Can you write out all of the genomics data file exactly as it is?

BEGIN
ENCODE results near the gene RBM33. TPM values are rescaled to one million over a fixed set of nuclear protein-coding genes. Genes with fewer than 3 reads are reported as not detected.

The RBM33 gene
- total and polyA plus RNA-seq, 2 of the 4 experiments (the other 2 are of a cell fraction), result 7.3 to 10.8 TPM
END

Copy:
ENCODE results near the gene RBM33. TPM values are rescaled to one million over a fixed set of nuclear protein-coding genes. Genes with fewer than 3 reads are reported as not detected.

The RBM33 gene
- total and polyA plus RNA-seq, 2 of the 4 experiments (the other 2 are of a cell fraction), result 7.3 to 10.8 TPM